In these scenarios, procurement should step back and take stock of its own organizational maturity. IT may be correct in its assessment if, for example, procurement wants to move to AI-assisted sourcing optimization-backed projects when it currently collects bids in desktop-based spreadsheets. While becoming a best-in-class organization for sourcing is a worthy goal, such a feat is rarely achieved overnight.

IT understandably wants to limit the time it spends integrating and managing new software deployments, and if a new system is destined to remain untouched by procurement after several confused attempts to use it, then resisting the purchase in the first place makes all the more sense.

Instead of keeping its gaze fixed on the distant horizon, procurement can benefit both IT and itself by building a stronger near-term technology business case. One good area to focus on initially is the automation of lower-value tasks.

By coordinating the automation of processes such as invoice sending and receiving or the creation and approval of requisitions electronically, procurement and IT can not only build a technology foundation off of which they can add more advanced capabilities but also form a more trusting relationship.

As our 2016 surveyed conducted in collaboration with the Institute for Supply Management found, the perceived effectiveness of a procurement-IT relationship correlates with the level of automation procurement had been able to realize. Those with high effectiveness had achieved an automation score of 53%, compared with a 35% score for those with ineffective relationships.

3. IT Prioritizes Long-Term Stability, Not What’s New

In addition to questioning the value of new software offerings, IT has another reasonable objection to adopting the latest hot technologies: they could threaten the company’s long-term stability.

Whether procurement is interested in working with a “disruptive” SaaS startup or insists it needs to immediately add blockchain into its supplier management processes, IT is bound to raise questions concerning the long-term implications of technology investments. Can this new software vendor really ensure organizational or supplier data will be protected, given the increased cybersecurity risks IT is facing? Will that vendor even be around in five or 10 years? And even if procurement is able to get some sort of distributed ledger system up and running, will it really have the time and resources necessary to get suppliers to adopt and use the blockchain as it imagines?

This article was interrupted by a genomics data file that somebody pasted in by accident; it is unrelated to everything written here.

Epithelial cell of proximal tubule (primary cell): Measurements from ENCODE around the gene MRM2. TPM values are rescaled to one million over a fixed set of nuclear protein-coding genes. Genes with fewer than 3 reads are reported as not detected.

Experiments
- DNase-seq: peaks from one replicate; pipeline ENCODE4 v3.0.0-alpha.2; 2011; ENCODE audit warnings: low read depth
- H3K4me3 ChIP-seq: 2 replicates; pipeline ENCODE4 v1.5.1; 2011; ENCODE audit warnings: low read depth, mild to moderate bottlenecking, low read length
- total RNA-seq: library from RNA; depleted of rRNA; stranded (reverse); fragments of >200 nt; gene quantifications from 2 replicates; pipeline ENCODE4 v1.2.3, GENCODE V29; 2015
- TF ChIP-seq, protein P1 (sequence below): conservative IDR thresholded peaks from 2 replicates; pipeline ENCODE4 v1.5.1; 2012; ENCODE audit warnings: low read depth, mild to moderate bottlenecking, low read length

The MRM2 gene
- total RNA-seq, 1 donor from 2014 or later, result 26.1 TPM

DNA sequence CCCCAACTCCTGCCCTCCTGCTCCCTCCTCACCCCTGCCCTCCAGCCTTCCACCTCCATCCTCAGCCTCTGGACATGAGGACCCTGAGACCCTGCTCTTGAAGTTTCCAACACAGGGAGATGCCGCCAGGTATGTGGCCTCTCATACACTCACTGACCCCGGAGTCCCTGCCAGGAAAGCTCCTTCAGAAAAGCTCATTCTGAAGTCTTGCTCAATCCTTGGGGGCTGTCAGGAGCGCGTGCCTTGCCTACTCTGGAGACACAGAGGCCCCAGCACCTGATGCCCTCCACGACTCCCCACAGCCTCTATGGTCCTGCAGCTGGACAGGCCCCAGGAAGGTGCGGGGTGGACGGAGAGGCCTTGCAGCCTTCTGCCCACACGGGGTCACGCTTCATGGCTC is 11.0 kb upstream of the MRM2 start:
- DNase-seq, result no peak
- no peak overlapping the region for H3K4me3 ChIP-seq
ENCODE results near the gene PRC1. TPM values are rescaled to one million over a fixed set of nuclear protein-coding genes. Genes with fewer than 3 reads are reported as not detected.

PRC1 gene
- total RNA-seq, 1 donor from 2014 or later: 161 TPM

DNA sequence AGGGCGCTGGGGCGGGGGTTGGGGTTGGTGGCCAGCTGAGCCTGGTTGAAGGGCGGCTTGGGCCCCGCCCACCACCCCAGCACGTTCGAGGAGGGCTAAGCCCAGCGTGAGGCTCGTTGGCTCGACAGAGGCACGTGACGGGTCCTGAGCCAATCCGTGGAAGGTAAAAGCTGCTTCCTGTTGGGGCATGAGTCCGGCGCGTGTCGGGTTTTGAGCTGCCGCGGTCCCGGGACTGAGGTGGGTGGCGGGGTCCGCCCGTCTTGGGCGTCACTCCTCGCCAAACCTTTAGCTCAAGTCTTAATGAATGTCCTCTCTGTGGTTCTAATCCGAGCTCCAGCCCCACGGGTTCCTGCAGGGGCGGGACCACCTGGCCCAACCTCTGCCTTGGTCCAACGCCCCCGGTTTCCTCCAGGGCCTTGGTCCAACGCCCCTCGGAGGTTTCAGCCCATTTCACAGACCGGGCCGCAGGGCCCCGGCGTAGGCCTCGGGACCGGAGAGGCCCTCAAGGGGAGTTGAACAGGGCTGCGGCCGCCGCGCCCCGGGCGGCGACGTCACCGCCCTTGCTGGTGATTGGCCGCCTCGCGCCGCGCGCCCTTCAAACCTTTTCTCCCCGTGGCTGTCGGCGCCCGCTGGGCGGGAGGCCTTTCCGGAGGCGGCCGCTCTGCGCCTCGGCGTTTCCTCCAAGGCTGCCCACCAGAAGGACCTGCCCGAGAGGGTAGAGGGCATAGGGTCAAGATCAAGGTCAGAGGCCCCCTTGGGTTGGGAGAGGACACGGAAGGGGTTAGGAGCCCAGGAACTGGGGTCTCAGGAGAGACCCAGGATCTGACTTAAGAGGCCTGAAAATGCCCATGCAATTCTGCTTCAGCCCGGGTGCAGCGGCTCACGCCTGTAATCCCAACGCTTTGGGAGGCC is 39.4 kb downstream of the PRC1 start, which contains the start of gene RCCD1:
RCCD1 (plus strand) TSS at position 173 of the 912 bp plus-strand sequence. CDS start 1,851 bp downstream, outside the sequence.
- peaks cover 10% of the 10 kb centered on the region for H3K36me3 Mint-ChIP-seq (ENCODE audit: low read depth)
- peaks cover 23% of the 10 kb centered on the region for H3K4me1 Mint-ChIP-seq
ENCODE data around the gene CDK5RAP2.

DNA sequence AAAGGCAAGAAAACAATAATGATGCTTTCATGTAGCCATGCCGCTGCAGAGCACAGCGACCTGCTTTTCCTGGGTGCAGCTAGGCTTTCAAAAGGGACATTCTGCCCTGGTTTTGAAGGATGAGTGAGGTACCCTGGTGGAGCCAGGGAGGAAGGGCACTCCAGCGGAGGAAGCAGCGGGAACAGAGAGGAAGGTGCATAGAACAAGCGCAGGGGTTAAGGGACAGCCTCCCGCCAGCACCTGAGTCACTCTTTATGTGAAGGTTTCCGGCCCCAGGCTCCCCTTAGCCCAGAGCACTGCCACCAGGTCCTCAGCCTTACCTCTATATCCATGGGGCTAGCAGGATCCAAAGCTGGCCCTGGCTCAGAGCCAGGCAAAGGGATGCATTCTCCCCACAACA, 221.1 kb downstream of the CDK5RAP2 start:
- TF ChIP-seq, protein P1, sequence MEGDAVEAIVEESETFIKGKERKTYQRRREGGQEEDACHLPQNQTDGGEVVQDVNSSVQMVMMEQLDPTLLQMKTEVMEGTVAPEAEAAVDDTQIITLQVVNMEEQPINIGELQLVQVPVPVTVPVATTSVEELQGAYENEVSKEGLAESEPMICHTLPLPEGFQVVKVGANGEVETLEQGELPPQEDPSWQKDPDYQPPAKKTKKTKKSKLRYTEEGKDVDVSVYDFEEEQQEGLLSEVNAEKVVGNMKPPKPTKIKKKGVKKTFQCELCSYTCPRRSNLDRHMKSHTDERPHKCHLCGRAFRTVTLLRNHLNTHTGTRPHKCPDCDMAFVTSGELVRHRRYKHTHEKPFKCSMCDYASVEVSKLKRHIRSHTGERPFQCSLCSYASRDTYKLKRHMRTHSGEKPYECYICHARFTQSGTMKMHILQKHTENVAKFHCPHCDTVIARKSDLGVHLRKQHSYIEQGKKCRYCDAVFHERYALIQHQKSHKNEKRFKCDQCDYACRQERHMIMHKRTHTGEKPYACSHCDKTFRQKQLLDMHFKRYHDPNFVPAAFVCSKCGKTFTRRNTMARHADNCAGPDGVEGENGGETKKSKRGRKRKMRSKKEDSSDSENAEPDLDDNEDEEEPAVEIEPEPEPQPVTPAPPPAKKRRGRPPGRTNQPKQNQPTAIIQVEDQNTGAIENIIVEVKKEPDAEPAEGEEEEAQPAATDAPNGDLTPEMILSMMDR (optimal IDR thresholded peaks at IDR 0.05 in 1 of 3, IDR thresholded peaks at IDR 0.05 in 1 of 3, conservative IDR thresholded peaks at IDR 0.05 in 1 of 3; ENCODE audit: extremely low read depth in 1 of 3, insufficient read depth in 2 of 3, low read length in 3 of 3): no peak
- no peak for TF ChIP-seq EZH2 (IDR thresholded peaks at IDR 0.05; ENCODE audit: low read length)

From IT’s perspective, adding yet another software tool into the mix introduces more costs, more complexity and more risk for the function to manage. This is why procurement needs to put itself in IT’s shoes and think more in terms of stability rather than rapid digital transformation.

To get IT’s buy-in to new technology investments, procurement must be able to communicate a long-term strategy for its own technology roadmap, demonstrating how such a plan will drive business success and how new procurement tools will enable this strategy. Make sure each project has a compelling ROI, and if the new investment will increase IT’s requirements for maintaining the software, ensure that procurement will be able to lend its own support.

For these and other reasons, we have seen procurement organizations recently express increased interest in suite optionality, or the ability to couple modules of a technology suite (e.g., source-to-pay suites) on a case-by-case basis. This approach can allow an organization to consider numerous variable factors in technology selection, all of which will create opportunities to ask the same hard questions IT is asking when considering the business’ long-term technology plan.

To learn more about suite optionality and how initial forays into procurement software capabilities can serve as a front-end to more complicated systems, stay tuned for a follow-up article on this topic.